I remember another life. I recall happy hours and public picnics and chance encounters among the library shelves. I remember when living entirely online was a thought exercise. Now I rarely leave the threshold of my apartment. I wave goodbye to my partner and go to empty the dishwasher. I find myself obsessing over stray socks and musty smells and leaky shampoo bottles. Luckily, growing up during the tech boom has prepared me for this eventuality. Luckily, I have five hundred Instagram followers, which is almost as good as friends.
I am not a computer. I cannot play chess, or speak seven languages, or comfort lonely people in the dead of night. Andrew Yang ran in the 2020 Democratic primary on a universal basic income platform when the idea was still radical. Like when a 2017 news drop revealed that the Pentagon was keeping alien alloys in a bunker in Nevada, we told the UBI guy that we were a bit busy with other things at the moment, and didn’t have time to entertain the thought. Money would be nice, but it is not everything.
Money is nice and it is everything. Venmo money feels like monopoly bucks to me. My friends and I take turns circulating the same twenty dollars. I owe $18,000 digital dollars on my car. I have a pile of monopoly money leftover from my dead father, shelved away in a managed account that I’m just itching to blow. COVID-19 is shredding my fake money while I type in my credit card numbers with glee. Woman just taking walk somehow going to spend $17.
I have a fraught relationship to capital. I worked my way through college as a nanny, bookending my class schedule by playing house. Making jam on toast and delivering forgotten lunches and watching tennis lessons. After graduating, I thought I wanted to be a preschool teacher. I liked playing with clay and organizing tiny furniture. It felt satisfying to be the soft shape that children clung to while their parents toiled away elsewhere.
Do you consider this making money with my body? Is all bodily labor more shameful than making money with the mind? I have never felt more commodified than during my sex with men, even if I haven’t been paid for it in cash.
Perhaps thanks to my father, I have a slightly addictive personality. I considered dancing in Portland alongside a fellow teaching assistant. I decided I would be good at the performative aspect and bad at everything else. I can wear femininity like drag. I find boundaries difficult to enforce.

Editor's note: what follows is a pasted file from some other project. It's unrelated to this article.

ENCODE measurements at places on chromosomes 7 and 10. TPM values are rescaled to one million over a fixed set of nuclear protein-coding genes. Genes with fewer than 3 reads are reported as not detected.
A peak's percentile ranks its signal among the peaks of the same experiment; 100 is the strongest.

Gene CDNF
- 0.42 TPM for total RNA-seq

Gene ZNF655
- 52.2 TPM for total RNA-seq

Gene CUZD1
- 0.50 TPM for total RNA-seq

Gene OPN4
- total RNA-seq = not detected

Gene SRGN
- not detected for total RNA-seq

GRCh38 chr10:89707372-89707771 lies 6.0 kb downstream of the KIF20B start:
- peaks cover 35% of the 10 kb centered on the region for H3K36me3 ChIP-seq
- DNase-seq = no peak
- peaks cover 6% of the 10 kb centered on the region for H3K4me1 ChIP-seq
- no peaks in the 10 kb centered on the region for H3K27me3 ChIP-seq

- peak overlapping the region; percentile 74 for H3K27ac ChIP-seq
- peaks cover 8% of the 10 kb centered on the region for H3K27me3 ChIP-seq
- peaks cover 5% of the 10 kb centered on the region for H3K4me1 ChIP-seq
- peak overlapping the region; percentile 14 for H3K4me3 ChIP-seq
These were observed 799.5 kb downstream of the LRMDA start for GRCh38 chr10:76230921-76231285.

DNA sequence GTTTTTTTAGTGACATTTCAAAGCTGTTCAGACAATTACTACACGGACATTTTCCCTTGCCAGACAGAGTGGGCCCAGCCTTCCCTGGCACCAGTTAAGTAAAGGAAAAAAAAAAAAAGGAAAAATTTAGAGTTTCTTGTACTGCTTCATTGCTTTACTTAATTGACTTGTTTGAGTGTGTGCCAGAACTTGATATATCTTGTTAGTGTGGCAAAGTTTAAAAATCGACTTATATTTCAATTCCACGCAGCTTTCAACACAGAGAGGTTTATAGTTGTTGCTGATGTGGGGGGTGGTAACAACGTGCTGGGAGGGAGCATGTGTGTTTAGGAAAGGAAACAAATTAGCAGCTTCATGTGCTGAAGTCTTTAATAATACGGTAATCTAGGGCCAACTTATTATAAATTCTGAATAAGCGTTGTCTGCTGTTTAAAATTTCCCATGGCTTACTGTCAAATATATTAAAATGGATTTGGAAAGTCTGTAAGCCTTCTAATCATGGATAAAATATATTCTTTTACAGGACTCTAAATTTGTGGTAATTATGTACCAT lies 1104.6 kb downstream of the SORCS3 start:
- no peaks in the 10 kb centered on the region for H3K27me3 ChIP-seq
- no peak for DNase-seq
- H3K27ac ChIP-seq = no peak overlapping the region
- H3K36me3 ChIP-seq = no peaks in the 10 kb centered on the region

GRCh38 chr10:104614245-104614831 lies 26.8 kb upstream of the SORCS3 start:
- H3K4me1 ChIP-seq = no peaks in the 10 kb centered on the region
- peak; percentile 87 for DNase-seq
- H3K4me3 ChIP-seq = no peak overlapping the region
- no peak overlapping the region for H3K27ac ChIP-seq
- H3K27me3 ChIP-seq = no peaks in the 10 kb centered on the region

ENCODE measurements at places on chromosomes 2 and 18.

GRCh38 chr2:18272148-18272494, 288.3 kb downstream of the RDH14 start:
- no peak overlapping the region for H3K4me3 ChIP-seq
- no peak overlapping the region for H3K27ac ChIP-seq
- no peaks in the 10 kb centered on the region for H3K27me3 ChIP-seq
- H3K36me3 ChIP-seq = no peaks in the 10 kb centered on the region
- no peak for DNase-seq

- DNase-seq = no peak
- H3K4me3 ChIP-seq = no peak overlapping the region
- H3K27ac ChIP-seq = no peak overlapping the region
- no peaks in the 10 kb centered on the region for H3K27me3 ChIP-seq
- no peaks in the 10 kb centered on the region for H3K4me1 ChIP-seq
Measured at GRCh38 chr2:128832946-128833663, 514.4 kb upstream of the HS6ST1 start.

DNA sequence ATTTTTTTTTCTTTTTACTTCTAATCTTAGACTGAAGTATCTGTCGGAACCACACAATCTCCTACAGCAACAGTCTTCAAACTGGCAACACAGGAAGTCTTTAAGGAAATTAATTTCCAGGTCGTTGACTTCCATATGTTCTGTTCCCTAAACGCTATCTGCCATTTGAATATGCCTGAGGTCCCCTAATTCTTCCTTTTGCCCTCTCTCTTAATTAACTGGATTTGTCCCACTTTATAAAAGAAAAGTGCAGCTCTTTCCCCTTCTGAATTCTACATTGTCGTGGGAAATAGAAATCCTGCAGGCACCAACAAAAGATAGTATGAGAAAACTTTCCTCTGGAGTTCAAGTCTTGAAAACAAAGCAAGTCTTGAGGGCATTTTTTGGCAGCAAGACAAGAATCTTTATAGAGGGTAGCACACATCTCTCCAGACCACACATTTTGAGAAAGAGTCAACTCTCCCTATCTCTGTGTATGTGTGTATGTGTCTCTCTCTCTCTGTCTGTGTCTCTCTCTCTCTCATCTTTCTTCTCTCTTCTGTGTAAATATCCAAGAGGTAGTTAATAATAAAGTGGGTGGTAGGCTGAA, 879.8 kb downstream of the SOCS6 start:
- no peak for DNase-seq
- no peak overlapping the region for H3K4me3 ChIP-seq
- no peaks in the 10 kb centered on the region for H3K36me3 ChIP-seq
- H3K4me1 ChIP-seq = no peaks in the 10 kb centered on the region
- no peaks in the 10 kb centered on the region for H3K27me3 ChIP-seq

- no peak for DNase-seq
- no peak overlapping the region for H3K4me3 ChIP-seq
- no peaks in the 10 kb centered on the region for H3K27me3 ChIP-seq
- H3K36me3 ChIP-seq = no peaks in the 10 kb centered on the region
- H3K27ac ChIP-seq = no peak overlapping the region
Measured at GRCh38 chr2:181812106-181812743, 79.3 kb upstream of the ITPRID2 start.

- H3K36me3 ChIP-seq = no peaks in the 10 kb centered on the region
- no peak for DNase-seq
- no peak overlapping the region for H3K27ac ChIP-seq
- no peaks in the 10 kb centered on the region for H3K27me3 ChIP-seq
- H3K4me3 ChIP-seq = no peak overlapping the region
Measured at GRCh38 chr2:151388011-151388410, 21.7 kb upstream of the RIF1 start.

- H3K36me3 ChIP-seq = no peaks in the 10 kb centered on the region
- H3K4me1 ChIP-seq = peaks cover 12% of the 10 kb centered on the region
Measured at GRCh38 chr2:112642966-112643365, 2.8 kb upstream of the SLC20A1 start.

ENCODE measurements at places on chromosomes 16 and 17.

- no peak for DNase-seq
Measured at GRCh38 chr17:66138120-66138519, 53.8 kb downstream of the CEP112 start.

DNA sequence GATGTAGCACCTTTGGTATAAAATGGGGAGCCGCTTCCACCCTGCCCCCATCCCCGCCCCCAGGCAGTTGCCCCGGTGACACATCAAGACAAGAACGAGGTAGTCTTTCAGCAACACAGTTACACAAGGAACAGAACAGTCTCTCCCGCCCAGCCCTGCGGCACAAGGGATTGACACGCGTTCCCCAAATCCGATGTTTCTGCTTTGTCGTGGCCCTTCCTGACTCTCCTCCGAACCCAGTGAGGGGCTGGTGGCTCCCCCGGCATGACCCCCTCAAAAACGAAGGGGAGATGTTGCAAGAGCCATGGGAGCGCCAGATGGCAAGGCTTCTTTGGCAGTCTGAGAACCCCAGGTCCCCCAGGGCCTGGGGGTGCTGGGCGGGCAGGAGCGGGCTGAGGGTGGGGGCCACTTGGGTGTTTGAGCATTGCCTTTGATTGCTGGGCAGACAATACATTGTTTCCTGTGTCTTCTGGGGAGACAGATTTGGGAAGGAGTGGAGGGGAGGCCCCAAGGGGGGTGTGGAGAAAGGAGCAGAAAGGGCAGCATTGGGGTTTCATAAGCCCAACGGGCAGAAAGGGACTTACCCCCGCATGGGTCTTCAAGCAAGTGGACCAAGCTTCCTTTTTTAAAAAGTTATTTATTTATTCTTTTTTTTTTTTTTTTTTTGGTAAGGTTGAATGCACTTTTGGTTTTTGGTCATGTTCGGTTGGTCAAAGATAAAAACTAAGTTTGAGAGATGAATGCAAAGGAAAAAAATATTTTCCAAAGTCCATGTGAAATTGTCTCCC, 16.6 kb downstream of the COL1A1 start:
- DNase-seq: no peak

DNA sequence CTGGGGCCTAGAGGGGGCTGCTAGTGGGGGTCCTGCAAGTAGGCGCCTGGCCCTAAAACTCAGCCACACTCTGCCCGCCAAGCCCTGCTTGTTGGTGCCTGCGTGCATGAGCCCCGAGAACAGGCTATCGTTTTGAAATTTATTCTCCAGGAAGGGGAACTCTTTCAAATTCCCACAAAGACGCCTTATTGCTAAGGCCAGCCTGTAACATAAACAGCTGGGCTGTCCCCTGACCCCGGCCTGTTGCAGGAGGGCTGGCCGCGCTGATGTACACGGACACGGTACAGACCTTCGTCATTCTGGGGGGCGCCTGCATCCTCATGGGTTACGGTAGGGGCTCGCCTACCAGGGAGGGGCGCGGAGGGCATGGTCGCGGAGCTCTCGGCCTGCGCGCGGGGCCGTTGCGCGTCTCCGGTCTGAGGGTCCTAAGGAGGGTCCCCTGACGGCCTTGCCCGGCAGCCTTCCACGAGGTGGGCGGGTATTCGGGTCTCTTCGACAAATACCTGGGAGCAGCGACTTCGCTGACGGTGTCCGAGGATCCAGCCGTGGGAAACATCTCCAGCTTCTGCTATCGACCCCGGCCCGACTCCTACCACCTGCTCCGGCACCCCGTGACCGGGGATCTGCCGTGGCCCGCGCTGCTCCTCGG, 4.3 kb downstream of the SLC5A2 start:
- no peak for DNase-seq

Sometimes I think my body will only ever exist in binary terms. Girl or boy, Madonna or child, body or brain. Sometimes I think I am just a mouth, swallowing and spewing. Men are certainly very nice to me in gas stations. A man once whispered to me in a bar that I have eyes that say, “I swallow.”
Will my brain ever transcend this #materialrealm to become one with the multiverse? (Is that an oxymoron?)
What do we think, fam? Let me know in the comments. I am learning how to think.
I scoff at and resist my elders’ heeds. I watch the divide between generations widen with time and technology. I watch how desperately we need political memory, so that we are not always imagining ourselves the ever-inventors of our revolution.
I am humbled four chapters later to see Moraga narrate a plurality and contradiction in the theory of the flesh that I have long struggled to articulate. I am brought nearly to tears by the burning of letters in a Gaskell novel. I return always to Whitman’s multitudes. We all have a history. I see myself in the eyes of my late father and the grief of the March sisters. The humanities, so aptly named.
STEM positions itself as the future, promises cyborgs, neurotransmitters, elevators to space. It all feels so removed from the shape of a wave on a February day. My sister and my partner are engineers and regularly send things into orbit. I read and write about Victorian street urchins. We end up at the same conclusion, enthralled by deep time and depressed about colonization. Wondering what we might achieve if we stopped shooting ourselves in the collective foot. We are paralyzed, parallel, paradoxical, paraphilic. We are trying so hard.
I think Twitter is ruining my attention span. What will I do if I die without ever fully understanding Derrida? #eatavocadotoast #boomerang @marchforourlives #watch @netflix #sendnudes #collectstudentdebt #donotpassgo #sendtweet #zoom
This year I am halfway to fifty. My mother turned fifty-eight on Groundhog Day. Sans cash, I made her a craft. Not a macaroni necklace, but a recut home movie. Without the dogs, without the others, without the ghosts. Just her and me, cradling each other endlessly. I love you forever, I like you for always. Even when we don’t like each other much.
When my mother reminds me of her age on her birthday I almost say, that’s one year younger than dad was when he died. I bite my tongue.
I mentally catalogue the corners I will have to clean when she dies. I wonder what I will find on her computer.
 Mina Loy, “Parturition,” 1914.
 Justin Torres, We the Animals, 2011.
 Alison Bechdel, Fun Home, 2006.
 Radicalesbians, “The Woman-Identified Woman,” 1973.
 Testo Junkie, 2008.
 Reductress, February 3, 2020.
 Cherrie Moraga, This Bridge Called My Back, 4th ed., 2015.
Missy Rogers is a writer and teacher living in Hermosa Beach, California. Missy received a B.A. in English and French from Lewis & Clark College in Portland, Oregon and is currently pursuing a Ph.D. in English at the University of Southern California. You can find Missy on Instagram at @missy_rogers_ and on Twitter.